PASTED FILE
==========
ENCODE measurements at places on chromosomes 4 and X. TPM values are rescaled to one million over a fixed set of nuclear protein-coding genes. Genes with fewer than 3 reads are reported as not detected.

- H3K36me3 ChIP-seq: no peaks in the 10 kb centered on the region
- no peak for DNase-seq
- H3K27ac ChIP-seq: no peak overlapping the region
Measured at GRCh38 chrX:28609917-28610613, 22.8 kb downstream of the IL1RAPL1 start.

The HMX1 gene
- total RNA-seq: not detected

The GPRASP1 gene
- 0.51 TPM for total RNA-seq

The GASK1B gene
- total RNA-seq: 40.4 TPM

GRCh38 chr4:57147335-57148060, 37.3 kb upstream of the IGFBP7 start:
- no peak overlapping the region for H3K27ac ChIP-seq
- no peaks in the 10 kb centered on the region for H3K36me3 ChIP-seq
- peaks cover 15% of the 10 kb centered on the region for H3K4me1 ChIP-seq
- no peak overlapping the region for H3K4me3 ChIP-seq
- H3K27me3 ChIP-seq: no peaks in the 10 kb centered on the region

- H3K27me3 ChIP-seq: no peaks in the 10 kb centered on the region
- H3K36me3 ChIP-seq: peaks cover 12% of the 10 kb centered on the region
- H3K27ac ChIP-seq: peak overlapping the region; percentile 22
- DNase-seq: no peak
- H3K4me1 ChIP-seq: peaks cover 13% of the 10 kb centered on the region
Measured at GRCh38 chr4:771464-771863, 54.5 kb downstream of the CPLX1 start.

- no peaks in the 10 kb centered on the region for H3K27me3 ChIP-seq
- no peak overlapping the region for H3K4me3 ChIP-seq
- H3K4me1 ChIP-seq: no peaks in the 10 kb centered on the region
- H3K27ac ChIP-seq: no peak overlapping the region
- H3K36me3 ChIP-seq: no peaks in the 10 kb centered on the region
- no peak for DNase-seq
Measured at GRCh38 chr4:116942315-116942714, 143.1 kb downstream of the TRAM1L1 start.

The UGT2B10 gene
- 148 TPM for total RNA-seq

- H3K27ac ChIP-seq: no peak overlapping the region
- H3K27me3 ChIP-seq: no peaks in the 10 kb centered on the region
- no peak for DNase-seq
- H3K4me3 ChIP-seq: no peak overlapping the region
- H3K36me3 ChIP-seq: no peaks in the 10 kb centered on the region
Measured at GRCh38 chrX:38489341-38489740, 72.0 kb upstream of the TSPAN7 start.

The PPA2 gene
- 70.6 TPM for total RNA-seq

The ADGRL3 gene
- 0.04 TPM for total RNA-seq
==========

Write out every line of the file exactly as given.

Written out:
ENCODE measurements at places on chromosomes 4 and X. TPM values are rescaled to one million over a fixed set of nuclear protein-coding genes. Genes with fewer than 3 reads are reported as not detected.

- H3K36me3 ChIP-seq: no peaks in the 10 kb centered on the region
- no peak for DNase-seq
- H3K27ac ChIP-seq: no peak overlapping the region
Measured at GRCh38 chrX:28609917-28610613, 22.8 kb downstream of the IL1RAPL1 start.

The HMX1 gene
- total RNA-seq: not detected

The GPRASP1 gene
- 0.51 TPM for total RNA-seq

The GASK1B gene
- total RNA-seq: 40.4 TPM

GRCh38 chr4:57147335-57148060, 37.3 kb upstream of the IGFBP7 start:
- no peak overlapping the region for H3K27ac ChIP-seq
- no peaks in the 10 kb centered on the region for H3K36me3 ChIP-seq
- peaks cover 15% of the 10 kb centered on the region for H3K4me1 ChIP-seq
- no peak overlapping the region for H3K4me3 ChIP-seq
- H3K27me3 ChIP-seq: no peaks in the 10 kb centered on the region

- H3K27me3 ChIP-seq: no peaks in the 10 kb centered on the region
- H3K36me3 ChIP-seq: peaks cover 12% of the 10 kb centered on the region
- H3K27ac ChIP-seq: peak overlapping the region; percentile 22
- DNase-seq: no peak
- H3K4me1 ChIP-seq: peaks cover 13% of the 10 kb centered on the region
Measured at GRCh38 chr4:771464-771863, 54.5 kb downstream of the CPLX1 start.

- no peaks in the 10 kb centered on the region for H3K27me3 ChIP-seq
- no peak overlapping the region for H3K4me3 ChIP-seq
- H3K4me1 ChIP-seq: no peaks in the 10 kb centered on the region
- H3K27ac ChIP-seq: no peak overlapping the region
- H3K36me3 ChIP-seq: no peaks in the 10 kb centered on the region
- no peak for DNase-seq
Measured at GRCh38 chr4:116942315-116942714, 143.1 kb downstream of the TRAM1L1 start.

The UGT2B10 gene
- 148 TPM for total RNA-seq

- H3K27ac ChIP-seq: no peak overlapping the region
- H3K27me3 ChIP-seq: no peaks in the 10 kb centered on the region
- no peak for DNase-seq
- H3K4me3 ChIP-seq: no peak overlapping the region
- H3K36me3 ChIP-seq: no peaks in the 10 kb centered on the region
Measured at GRCh38 chrX:38489341-38489740, 72.0 kb upstream of the TSPAN7 start.

The PPA2 gene
- 70.6 TPM for total RNA-seq

The ADGRL3 gene
- 0.04 TPM for total RNA-seq